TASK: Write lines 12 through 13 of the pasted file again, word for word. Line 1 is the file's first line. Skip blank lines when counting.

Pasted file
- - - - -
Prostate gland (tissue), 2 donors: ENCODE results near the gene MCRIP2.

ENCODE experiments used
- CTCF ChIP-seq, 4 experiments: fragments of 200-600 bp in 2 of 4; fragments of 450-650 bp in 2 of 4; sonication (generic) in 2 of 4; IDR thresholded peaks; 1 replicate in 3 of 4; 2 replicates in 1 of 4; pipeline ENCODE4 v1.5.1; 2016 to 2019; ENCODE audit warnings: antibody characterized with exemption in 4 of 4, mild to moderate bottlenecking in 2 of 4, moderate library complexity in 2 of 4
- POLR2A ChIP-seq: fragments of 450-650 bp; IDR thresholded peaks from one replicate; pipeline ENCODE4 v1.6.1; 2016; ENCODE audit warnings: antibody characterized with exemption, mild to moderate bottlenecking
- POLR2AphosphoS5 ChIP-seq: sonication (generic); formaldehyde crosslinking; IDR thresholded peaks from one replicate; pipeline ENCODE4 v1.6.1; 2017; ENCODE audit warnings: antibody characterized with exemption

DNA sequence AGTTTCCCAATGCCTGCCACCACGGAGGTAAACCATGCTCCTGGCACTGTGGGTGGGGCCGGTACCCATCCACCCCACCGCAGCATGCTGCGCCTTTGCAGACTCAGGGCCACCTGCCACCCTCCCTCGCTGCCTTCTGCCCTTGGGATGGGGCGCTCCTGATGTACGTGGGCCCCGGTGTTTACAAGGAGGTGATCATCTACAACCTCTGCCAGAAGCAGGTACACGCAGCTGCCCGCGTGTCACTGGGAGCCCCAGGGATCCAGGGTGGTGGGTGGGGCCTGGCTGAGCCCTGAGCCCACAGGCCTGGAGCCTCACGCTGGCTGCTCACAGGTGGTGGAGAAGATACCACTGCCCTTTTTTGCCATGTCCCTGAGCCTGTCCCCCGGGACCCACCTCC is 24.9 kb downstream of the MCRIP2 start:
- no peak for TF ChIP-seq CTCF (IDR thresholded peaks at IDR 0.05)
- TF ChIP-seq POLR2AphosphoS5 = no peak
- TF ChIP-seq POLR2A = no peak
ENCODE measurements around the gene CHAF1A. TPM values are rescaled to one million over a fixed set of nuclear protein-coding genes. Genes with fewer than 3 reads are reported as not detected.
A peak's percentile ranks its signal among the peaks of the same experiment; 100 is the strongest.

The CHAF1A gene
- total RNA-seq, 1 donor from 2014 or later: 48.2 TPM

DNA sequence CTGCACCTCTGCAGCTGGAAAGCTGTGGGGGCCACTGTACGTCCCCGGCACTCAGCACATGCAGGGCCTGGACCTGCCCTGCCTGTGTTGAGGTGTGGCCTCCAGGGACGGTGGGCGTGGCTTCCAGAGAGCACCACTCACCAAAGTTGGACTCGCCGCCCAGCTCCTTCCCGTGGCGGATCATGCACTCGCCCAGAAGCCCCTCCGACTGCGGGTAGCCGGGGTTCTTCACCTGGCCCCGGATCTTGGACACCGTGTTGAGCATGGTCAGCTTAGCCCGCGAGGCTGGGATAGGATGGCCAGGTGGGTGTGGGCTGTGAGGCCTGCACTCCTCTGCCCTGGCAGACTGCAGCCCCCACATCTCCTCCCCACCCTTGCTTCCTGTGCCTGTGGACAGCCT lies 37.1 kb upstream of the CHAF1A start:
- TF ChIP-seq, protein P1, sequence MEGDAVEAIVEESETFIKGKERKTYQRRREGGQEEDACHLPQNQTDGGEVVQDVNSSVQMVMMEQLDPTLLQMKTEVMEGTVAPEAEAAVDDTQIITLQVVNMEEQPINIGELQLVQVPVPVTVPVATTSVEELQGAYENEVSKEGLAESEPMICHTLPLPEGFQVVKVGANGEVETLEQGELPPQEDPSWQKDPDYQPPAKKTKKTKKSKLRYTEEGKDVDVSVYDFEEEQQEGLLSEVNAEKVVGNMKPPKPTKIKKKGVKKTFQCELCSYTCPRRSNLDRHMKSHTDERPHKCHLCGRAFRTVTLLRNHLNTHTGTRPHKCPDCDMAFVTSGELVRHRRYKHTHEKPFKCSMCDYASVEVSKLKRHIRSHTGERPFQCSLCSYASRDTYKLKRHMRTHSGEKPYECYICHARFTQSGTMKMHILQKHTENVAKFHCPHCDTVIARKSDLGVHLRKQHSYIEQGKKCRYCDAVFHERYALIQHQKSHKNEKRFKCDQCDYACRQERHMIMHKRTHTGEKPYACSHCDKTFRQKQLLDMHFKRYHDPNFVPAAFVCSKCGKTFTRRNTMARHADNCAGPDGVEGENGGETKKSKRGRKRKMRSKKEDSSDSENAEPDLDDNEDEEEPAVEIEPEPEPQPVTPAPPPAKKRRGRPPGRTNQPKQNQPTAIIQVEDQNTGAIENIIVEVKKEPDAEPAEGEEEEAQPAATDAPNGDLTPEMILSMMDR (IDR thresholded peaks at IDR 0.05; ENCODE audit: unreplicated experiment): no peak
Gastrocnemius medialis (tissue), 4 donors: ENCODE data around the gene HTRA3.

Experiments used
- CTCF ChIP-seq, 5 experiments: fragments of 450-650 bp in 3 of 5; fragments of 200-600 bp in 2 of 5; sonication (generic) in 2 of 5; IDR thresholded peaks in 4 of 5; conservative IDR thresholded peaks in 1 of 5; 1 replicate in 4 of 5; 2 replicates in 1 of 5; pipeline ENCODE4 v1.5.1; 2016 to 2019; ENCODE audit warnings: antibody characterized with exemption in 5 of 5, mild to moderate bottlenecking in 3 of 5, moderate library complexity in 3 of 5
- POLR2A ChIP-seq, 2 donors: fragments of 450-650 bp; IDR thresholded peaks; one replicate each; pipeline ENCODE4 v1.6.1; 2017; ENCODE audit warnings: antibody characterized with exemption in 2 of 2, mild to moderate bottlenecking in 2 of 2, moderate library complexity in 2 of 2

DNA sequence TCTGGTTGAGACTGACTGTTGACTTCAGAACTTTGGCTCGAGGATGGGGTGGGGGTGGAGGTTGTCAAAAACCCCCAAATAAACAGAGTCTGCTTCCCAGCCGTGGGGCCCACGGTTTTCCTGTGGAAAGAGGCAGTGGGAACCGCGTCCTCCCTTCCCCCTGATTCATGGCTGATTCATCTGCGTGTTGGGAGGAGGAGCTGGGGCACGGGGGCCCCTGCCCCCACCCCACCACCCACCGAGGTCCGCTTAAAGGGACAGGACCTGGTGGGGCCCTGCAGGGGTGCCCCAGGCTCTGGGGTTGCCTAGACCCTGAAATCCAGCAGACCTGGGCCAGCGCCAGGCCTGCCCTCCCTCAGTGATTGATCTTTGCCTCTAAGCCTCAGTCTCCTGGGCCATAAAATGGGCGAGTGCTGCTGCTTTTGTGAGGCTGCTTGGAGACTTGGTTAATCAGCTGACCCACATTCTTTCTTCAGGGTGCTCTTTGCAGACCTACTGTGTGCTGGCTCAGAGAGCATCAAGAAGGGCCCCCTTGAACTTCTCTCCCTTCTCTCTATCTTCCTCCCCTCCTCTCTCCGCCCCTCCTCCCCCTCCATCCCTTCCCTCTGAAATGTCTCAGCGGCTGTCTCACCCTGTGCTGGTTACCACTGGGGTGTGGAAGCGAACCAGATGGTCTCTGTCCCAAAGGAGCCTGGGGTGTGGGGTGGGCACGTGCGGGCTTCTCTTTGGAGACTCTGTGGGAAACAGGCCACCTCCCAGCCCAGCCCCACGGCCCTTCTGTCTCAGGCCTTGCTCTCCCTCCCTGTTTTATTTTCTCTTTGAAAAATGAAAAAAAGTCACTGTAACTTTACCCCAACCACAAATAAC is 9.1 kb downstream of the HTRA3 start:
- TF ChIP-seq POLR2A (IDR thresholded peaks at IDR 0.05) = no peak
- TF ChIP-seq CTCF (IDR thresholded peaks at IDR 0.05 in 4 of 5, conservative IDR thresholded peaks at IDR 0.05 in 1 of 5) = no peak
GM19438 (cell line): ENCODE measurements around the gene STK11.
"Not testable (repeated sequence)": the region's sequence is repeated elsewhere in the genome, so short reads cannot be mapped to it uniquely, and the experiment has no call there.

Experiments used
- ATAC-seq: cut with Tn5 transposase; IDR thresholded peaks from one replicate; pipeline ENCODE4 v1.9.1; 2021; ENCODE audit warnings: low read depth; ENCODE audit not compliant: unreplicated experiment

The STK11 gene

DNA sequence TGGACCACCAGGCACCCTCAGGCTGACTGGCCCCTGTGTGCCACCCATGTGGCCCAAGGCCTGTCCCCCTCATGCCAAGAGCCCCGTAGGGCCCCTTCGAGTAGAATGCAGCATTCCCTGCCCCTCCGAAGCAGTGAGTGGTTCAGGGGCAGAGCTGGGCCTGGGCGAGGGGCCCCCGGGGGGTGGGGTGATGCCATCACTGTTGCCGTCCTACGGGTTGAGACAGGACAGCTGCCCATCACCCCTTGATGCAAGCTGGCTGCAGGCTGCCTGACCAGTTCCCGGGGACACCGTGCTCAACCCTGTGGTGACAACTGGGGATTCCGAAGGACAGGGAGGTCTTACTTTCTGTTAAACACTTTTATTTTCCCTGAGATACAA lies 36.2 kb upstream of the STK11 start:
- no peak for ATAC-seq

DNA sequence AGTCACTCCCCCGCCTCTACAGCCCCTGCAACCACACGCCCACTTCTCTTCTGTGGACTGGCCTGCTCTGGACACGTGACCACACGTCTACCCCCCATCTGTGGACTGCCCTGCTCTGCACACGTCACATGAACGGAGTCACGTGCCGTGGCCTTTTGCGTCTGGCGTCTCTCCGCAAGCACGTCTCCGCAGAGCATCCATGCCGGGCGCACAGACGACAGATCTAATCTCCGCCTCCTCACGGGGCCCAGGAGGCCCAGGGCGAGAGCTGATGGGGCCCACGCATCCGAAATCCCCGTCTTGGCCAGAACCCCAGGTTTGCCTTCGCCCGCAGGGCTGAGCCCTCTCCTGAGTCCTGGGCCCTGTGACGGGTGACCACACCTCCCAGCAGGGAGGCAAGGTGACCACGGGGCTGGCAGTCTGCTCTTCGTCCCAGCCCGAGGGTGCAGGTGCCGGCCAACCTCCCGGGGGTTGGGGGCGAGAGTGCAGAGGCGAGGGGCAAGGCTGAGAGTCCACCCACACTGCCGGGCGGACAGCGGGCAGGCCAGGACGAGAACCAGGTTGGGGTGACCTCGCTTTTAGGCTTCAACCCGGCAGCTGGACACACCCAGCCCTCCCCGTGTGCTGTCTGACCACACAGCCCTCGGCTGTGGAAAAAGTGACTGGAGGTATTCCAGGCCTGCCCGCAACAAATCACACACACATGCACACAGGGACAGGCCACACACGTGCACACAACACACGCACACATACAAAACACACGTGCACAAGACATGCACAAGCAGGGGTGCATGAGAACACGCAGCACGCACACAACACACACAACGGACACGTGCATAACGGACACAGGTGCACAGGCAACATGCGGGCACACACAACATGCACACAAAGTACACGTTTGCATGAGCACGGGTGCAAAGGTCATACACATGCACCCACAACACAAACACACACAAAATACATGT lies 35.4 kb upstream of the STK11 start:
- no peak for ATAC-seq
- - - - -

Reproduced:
The CHAF1A gene
- total RNA-seq, 1 donor from 2014 or later: 48.2 TPM